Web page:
What happens during the journey: from violence to human trafficking and forced prostitution
According to the GRETA report, 70 per cent of children and women from Nigeria display signs of having been the victims of human trafficking for the purpose of work and sexual exploitation. The IOM even estimated that 80 per cent of Nigerian women arriving in Sicily in 2016 were victims of trafficking, and destined for the prostitution market in Italy.
Uncertainty about the exact figures stems from the difficulty of identifying the victims, who cannot – or will not – tell their stories. This is why, in order to recognise victims, operators rely not only on verbal accounts, but also on clues, indicators such as those listed by the IOM in its report on the victims of human trafficking who landed in Italy in 2014-15; these range from personal information (nationality, geographical region of origin, age, educational and family background) to behaviour upon arrival.
Even when the migrant has not been a victim of trafficking, she is very likely to have suffered violence throughout the journey, either at the hands of those in charge of transfers or those who manage the camps.
- According to a European Parliament (Policy Department Citizens’ Rights and Constitutional Affairs) report on the reception of female refugees and asylum seekers in the EU, women travelling alone may be subjected to sexual and gender-based violence, both during the journey and inside reception centres. Some women even marry someone on the journey out of desperation for protection.
- According to “Inter/rotte – Storie di tratta, percorsi di resistenza”, a report published in April 2016 by the association BeFree and based on interviews conducted with 100 Nigerian woman detained in the Ponte Galeria CIE, violence and exploitation were commonplace while crossing Niger and in Libya, where the women were detained before sailing to Italy. Nigerian women passing through Niger “are brought to Agadez, in connection houses where they are often exposed to violence and forced into prostitution in order to continue their journey,” the report reads. “In Niger, voluntary migrants and victims of trafficking alike are made vulnerable by depriving them of money, personal belongings, information and contact with the outside world, and in the process they become bound to organisations which, in the early stages of the journey, appear to grant them more freedom […] Nigerian women forced into prostitution are the weakest link in an extended chain of people deprived of identity.”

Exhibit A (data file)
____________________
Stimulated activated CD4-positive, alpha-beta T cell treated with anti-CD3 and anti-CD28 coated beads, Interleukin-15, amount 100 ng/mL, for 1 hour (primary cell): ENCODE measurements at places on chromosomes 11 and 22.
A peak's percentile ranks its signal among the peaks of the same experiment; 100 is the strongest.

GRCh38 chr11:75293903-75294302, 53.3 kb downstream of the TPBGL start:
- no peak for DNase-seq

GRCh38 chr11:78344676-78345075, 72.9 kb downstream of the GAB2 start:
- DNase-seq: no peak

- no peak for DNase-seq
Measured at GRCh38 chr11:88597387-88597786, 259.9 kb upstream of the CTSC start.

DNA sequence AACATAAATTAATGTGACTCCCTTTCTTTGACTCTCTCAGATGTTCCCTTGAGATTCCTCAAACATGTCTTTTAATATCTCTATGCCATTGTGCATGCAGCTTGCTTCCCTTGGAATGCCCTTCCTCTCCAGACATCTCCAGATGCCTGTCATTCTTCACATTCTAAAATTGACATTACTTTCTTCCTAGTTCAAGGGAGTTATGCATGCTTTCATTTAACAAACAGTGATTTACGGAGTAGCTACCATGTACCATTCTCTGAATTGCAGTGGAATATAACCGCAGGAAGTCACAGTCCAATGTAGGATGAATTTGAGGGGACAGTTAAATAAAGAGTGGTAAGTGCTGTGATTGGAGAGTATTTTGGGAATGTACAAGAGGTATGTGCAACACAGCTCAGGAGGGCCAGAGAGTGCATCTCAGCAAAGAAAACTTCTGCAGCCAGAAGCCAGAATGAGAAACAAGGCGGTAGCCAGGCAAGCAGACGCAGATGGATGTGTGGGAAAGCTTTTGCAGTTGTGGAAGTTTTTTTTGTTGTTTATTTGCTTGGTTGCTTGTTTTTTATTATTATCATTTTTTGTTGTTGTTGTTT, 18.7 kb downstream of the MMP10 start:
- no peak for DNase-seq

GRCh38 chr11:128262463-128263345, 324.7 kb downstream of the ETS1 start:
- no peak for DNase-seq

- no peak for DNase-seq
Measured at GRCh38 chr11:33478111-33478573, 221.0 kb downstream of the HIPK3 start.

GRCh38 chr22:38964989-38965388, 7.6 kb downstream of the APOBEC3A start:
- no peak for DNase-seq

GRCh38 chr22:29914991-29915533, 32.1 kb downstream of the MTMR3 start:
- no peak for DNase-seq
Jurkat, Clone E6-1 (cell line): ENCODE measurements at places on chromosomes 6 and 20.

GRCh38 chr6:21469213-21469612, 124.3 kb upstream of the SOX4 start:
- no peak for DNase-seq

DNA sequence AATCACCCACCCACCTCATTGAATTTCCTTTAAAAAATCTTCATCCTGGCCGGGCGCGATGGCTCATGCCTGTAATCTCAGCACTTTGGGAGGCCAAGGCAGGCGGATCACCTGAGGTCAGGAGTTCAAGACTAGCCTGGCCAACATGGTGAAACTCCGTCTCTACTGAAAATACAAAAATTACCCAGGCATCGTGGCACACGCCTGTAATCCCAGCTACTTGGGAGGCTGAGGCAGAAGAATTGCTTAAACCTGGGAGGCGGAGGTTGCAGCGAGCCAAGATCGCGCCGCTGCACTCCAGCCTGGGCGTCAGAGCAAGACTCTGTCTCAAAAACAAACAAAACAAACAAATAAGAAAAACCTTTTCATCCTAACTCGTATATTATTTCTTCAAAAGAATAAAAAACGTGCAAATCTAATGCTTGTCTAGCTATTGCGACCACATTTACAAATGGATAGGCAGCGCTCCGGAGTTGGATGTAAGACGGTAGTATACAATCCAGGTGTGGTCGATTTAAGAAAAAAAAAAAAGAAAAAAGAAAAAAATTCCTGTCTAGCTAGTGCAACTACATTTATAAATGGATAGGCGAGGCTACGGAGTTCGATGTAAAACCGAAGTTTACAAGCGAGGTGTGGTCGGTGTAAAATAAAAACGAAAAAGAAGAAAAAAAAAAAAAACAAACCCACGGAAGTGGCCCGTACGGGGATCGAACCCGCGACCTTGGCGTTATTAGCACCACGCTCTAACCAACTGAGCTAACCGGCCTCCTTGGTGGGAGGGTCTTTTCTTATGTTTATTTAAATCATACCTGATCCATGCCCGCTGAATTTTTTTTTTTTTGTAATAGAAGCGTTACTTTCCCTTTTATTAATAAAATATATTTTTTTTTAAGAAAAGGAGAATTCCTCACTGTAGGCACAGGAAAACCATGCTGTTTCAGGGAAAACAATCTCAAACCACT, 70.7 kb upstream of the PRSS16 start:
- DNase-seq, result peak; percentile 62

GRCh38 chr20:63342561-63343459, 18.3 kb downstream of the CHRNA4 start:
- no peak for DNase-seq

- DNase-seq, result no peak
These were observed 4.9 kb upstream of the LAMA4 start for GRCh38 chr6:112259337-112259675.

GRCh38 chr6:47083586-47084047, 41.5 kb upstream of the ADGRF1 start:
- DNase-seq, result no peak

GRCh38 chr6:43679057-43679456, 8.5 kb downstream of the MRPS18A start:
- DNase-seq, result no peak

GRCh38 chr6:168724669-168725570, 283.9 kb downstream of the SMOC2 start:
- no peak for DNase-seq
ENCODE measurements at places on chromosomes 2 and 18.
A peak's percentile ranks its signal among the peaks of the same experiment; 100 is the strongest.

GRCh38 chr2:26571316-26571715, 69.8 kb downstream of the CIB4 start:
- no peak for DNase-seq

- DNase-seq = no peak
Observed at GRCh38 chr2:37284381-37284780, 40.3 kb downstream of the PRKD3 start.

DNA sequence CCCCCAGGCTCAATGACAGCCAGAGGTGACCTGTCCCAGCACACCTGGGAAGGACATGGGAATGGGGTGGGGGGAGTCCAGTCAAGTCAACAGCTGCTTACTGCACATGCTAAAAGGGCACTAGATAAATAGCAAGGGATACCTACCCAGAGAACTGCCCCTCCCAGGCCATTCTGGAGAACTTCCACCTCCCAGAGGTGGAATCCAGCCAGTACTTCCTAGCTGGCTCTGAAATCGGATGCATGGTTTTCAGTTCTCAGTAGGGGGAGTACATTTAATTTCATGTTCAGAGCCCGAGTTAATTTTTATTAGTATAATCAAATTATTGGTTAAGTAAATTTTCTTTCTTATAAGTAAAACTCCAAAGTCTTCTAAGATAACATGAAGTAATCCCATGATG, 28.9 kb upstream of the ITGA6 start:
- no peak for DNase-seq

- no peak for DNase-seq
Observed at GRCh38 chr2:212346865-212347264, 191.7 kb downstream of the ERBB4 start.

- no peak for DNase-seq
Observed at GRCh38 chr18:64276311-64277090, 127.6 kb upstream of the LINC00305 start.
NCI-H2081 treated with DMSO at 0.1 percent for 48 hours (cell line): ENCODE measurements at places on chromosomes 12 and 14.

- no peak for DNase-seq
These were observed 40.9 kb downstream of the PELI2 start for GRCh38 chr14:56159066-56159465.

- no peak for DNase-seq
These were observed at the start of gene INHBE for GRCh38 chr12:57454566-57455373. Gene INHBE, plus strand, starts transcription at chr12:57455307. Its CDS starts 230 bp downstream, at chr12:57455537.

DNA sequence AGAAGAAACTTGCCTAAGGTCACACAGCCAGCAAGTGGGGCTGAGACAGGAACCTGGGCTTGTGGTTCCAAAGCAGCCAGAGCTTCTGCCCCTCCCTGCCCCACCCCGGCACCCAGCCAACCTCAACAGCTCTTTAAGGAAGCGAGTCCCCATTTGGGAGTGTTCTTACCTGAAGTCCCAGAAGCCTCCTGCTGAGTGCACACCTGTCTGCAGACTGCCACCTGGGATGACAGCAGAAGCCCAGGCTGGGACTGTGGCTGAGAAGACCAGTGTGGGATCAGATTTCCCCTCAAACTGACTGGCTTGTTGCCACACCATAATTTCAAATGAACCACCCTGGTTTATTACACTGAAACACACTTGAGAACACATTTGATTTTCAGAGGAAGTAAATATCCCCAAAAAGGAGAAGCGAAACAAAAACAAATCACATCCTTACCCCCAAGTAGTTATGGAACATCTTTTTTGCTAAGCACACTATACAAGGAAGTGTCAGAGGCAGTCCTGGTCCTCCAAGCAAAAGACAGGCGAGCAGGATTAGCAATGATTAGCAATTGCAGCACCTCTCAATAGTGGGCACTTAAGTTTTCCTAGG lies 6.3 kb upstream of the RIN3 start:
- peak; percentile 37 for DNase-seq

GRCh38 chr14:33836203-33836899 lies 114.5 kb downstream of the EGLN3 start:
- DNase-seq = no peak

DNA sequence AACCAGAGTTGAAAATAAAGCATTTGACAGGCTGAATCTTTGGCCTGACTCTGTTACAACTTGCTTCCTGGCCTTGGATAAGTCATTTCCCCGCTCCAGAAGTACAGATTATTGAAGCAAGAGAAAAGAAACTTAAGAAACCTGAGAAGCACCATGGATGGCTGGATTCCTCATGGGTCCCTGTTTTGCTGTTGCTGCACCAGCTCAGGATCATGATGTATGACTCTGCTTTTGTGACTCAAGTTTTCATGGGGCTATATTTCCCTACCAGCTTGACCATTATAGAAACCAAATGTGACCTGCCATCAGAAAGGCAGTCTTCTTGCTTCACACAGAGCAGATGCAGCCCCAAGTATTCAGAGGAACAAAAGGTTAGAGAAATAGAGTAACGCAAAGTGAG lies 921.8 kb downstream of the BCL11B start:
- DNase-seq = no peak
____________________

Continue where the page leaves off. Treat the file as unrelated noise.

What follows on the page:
- Violence during the journey, particularly in Libya, through which 89.7 per cent of the migrants coming to Italy have to pass, has also been documented by Amnesty International: women are often gang raped by their traffickers with no regard for their nationality or age, or even if they are pregnant. “People sell people. Selling people is normal in Libya. […] Everybody has a gun in Libya.” This is the chilling tale Maria (her name has been changed), aged 26, from Cameroon, told the MSF operators who rescued her. She is not, however, the only woman with a similar story: those who find the courage to speak have told tales of mass rape, girls abused by intoxicated traffickers, mothers raped in front of their children. Rape is used as punishment if the girl does not have the money to pay for her journey, or to force her family to send a sort of “ransom”. To avoid unwanted pregnancies that could become further obstacles to the journey, women start taking massive doses of contraceptives months before leaving, with serious consequences to their health, as medical operators have found upon examination at reception centres.